I come to another aspect of the family. I believe that it is incumbent not only on the Government but also on the Parliament as a whole to ensure that the family situation in this nation is preserved. It was mentioned by the Minister for Social Security, Senator Grimes, that for far too long family allowances have been allowed to be eroded to such an extent that they are now down to about 50 per cent of what they would be had they kept pace with inflation. I seek leave to incorporate in Hansard a Commonwealth Parliamentary Library table relating to this matter.

Leave granted.

The table read as follows-

COMMONWEALTH PARLIAMENTARY LIBRARY STATISTICS GROUP

Family Allowance

($ per month)

Existing Estimated at

May 1976 (a) May 1984(b) Loss(c)

First Child 15.20 22.80 33.00 10.20 Second Child 21.70 32.55 47.15 14.60 Third Child 26.00 39.00 56.50 17.50 Fourth Child 26.00 39.00 56.50 17.50 Fifth and Subsequent Children 30.35 45.55 65.90 20.35

(a) Actual rates as at May 1984.

(b) Rate from May 1984 if May 1976 rates had been indexed by movements in the Consumer Price Index.

(c) Difference between Estimated and Existing rates.

Compiled at request by the Statistics Group of the Legislative Research Service .


Senator HARRADINE —A family with one child is now $10.20 a month worse off; a family with two children is $14.60 worse off; a family with three children is $ 17.50 worse off; a family with four children is $17.50 worse off; and a family with five or more children is $20.35 worse off. That situation is of great concern to people. I said in 1976 when this family allowance scheme replaced the old child endowment and tax rebate scheme that unless family allowances were indexed it would be a three card trick. I have come to the conclusion that families have been seen off. If anybody had suggested that in 1976 the tax rebate scheme would be abolished there would have been a revolution in this country. I agreed with the proposition that there ought to be a transfer from the hip pocket to the purse. The Government did that at the time but since then it has been dipping in to the mother's purse and taking out the money which the husband put in it via the exchange of tax rebates for children with family allowances. That is a disgraceful situation.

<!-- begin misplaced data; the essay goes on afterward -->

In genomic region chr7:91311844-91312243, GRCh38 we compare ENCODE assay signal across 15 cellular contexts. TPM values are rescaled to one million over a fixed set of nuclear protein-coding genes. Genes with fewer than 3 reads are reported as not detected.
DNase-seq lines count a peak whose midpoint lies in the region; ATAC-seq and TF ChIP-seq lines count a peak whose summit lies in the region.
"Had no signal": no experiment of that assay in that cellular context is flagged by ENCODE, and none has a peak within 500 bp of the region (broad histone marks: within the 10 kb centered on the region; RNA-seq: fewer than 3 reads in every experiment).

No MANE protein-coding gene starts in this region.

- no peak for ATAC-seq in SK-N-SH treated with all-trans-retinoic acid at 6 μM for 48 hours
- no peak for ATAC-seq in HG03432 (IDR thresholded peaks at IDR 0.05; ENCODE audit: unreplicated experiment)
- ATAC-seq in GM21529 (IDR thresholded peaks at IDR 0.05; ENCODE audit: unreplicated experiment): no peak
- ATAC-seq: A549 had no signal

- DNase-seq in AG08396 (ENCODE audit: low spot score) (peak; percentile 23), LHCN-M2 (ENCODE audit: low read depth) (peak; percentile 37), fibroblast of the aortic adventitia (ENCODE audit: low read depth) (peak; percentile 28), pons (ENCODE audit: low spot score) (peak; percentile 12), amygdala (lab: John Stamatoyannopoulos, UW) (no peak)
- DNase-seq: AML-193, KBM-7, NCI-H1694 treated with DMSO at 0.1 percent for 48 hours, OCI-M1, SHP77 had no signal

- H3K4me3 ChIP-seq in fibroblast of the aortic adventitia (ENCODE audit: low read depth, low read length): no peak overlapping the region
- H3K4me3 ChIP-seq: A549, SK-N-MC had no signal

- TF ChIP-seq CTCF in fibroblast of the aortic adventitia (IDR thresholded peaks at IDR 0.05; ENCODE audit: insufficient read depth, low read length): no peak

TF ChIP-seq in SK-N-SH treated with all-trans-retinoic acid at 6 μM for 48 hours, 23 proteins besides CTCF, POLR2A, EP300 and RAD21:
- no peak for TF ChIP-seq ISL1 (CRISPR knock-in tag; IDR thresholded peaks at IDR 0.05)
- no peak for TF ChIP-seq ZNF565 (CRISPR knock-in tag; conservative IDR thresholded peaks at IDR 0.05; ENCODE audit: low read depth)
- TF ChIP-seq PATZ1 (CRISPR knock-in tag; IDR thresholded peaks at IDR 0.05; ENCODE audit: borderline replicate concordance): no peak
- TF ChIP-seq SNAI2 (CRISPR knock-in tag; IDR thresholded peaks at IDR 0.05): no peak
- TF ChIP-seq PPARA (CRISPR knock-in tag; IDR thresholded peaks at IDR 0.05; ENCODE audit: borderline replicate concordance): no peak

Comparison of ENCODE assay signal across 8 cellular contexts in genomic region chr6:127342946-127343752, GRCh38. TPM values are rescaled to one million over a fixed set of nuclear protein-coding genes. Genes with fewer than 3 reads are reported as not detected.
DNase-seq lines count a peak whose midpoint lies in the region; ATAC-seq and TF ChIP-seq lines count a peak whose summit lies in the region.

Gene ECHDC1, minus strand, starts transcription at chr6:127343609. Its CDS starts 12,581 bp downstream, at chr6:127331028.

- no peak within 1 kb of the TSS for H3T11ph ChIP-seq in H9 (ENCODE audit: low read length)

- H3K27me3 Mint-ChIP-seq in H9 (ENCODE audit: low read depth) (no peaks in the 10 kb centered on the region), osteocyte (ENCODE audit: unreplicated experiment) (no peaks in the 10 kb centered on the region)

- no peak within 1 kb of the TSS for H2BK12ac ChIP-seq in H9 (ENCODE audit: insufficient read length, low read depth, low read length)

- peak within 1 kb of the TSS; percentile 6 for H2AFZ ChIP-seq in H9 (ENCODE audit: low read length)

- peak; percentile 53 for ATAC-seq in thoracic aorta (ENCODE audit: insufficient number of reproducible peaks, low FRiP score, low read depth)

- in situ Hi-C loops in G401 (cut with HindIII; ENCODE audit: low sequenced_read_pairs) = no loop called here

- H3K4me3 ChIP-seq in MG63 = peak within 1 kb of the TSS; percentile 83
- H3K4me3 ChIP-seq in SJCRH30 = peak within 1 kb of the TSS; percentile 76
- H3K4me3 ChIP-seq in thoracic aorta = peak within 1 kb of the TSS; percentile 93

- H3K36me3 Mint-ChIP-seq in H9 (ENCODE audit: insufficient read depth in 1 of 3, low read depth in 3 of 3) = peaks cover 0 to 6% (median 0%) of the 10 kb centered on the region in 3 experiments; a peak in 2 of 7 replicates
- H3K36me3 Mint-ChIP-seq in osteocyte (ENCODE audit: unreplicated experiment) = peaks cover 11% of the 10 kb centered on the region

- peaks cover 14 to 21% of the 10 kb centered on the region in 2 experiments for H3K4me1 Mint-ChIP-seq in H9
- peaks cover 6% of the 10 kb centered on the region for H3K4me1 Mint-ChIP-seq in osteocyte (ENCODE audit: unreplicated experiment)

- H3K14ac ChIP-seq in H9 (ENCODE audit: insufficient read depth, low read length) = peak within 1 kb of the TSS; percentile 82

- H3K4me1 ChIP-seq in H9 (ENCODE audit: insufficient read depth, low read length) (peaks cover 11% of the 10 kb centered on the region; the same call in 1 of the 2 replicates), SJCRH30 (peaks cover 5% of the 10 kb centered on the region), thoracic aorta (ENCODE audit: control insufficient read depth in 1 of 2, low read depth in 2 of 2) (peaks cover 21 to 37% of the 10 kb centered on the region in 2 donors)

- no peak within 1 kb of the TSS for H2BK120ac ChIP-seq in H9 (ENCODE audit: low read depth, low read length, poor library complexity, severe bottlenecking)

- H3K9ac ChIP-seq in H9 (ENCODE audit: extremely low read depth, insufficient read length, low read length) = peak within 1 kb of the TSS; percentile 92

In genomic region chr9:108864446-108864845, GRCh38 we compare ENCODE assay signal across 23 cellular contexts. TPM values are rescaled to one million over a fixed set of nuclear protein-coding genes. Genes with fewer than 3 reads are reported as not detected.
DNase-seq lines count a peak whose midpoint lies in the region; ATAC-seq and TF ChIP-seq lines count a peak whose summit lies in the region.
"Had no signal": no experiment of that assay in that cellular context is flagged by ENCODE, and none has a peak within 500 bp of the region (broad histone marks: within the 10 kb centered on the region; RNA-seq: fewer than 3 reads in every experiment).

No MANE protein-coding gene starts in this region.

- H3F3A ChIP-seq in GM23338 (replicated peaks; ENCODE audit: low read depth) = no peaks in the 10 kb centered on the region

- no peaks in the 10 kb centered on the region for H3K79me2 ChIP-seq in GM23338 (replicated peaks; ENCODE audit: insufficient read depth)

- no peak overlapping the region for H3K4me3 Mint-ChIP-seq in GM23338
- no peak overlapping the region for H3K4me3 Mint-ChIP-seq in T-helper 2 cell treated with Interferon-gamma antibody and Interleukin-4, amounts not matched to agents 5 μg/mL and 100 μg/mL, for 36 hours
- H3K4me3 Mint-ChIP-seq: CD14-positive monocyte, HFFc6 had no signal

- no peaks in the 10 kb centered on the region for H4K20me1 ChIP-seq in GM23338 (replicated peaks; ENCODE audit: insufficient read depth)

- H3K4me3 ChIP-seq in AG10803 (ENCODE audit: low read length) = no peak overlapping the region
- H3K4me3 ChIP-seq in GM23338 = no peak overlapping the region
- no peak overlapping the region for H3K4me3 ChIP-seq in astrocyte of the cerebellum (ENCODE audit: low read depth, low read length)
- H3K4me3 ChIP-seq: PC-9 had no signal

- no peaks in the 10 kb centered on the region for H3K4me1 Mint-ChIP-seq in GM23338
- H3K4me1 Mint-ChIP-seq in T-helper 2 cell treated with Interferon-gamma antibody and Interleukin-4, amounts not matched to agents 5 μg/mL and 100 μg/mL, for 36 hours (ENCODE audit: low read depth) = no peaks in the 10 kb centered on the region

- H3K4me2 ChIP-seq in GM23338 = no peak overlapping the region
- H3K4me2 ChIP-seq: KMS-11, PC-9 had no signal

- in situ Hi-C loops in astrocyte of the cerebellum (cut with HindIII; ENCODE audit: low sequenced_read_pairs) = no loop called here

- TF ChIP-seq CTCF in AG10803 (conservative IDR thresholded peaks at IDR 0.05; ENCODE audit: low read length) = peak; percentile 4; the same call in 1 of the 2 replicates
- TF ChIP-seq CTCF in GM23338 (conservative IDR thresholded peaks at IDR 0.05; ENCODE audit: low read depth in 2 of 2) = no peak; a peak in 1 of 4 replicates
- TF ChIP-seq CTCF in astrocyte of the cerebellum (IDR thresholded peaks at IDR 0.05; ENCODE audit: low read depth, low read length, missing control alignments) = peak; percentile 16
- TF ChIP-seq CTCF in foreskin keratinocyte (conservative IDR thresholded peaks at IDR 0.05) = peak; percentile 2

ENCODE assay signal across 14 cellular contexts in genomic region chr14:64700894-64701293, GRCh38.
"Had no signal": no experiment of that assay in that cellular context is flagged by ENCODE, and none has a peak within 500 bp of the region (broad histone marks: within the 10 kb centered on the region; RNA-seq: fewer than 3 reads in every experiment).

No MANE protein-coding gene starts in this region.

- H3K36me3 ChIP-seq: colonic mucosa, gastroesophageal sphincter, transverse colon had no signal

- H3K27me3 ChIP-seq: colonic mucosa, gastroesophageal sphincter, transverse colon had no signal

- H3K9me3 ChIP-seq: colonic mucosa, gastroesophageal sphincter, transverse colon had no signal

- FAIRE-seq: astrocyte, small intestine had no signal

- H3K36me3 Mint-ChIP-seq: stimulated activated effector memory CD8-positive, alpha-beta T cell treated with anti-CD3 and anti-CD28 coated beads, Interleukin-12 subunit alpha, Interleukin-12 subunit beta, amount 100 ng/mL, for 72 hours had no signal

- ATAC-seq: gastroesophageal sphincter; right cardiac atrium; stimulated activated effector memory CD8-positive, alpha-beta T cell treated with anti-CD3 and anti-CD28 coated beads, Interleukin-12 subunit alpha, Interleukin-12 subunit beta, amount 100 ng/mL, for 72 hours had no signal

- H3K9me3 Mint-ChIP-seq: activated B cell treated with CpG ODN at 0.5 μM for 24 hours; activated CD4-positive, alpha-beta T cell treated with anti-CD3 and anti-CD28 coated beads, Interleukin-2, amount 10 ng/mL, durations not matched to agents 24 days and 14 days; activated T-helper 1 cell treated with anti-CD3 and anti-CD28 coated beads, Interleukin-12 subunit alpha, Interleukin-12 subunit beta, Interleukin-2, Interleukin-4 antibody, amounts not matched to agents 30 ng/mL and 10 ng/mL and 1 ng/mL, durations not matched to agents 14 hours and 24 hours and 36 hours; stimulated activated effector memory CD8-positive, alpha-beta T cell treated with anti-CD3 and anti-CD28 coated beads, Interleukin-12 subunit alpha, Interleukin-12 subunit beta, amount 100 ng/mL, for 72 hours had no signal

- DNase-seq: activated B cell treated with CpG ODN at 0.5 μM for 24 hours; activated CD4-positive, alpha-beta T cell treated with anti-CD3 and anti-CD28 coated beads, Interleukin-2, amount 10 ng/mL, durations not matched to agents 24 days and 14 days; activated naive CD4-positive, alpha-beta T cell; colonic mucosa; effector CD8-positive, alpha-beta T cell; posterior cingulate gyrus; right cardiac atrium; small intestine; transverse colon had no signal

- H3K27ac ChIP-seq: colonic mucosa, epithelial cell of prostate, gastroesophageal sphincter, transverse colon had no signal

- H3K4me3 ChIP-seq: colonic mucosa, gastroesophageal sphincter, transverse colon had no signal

The Parliament has not stood up for the family. I congratulate the Opposition for at least looking at the question of income splitting. If high income groups, business and professional people can split their income why should not ordinary, average families do the same? Has the Parliament stood up for the family? The answer to that question is no. Honourable senators will recall that last year, during the debate on the Family Law Act, I proposed an amendment which was designed to ensure that separated married partners contemplating divorce attend an early meeting with a marriage counsellor for the purpose of considering the legal, social and financial consequences of a dissolution of the marriage, particularly its effects on any children, and to consider reconciliation. That amendment was thrown out the door. I am concerned that Senator Peter Baume, who brought up this matter of public importance, did not vote for that amendment but a lot of others on the Opposition-I think 22 of them-did. I believe that if such an amendment had been made to the Act it would have had a marked effect on the public perception of what the Parliament thinks about marriage as being the fundamental group unit of society and we would not have the sorry state that we now have of the poverty that has resulted from many separations and divorces. Time does not permit me to go into-as I had intended-the attitude of the Parliament to marriage as well as the family, but we all ought to stand up for the family.


The ACTING DEPUTY PRESIDENT (Senator Coleman) —Order! The honourable senator's time has expired.